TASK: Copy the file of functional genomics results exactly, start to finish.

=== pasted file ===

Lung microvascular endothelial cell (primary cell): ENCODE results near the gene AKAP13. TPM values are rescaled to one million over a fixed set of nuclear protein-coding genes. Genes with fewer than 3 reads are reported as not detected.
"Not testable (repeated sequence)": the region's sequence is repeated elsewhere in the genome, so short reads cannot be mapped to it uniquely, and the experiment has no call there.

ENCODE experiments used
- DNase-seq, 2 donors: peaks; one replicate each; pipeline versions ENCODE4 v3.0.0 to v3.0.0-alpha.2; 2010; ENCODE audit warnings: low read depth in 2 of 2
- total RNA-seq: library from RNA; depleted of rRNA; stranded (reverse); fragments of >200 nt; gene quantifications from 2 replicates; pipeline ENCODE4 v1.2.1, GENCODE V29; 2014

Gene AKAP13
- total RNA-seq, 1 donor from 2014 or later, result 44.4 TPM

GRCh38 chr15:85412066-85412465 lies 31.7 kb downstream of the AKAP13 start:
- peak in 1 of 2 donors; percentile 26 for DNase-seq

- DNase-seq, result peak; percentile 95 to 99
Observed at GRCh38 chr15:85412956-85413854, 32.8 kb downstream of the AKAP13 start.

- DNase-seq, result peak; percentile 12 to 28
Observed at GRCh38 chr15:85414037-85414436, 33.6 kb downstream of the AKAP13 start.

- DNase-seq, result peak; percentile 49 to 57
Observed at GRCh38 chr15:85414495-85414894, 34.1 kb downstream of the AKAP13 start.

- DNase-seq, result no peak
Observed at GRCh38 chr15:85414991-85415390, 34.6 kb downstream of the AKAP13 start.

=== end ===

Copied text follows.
Lung microvascular endothelial cell (primary cell): ENCODE results near the gene AKAP13. TPM values are rescaled to one million over a fixed set of nuclear protein-coding genes. Genes with fewer than 3 reads are reported as not detected.
"Not testable (repeated sequence)": the region's sequence is repeated elsewhere in the genome, so short reads cannot be mapped to it uniquely, and the experiment has no call there.

ENCODE experiments used
- DNase-seq, 2 donors: peaks; one replicate each; pipeline versions ENCODE4 v3.0.0 to v3.0.0-alpha.2; 2010; ENCODE audit warnings: low read depth in 2 of 2
- total RNA-seq: library from RNA; depleted of rRNA; stranded (reverse); fragments of >200 nt; gene quantifications from 2 replicates; pipeline ENCODE4 v1.2.1, GENCODE V29; 2014

Gene AKAP13
- total RNA-seq, 1 donor from 2014 or later, result 44.4 TPM

GRCh38 chr15:85412066-85412465 lies 31.7 kb downstream of the AKAP13 start:
- peak in 1 of 2 donors; percentile 26 for DNase-seq

- DNase-seq, result peak; percentile 95 to 99
Observed at GRCh38 chr15:85412956-85413854, 32.8 kb downstream of the AKAP13 start.

- DNase-seq, result peak; percentile 12 to 28
Observed at GRCh38 chr15:85414037-85414436, 33.6 kb downstream of the AKAP13 start.

- DNase-seq, result peak; percentile 49 to 57
Observed at GRCh38 chr15:85414495-85414894, 34.1 kb downstream of the AKAP13 start.

- DNase-seq, result no peak
Observed at GRCh38 chr15:85414991-85415390, 34.6 kb downstream of the AKAP13 start.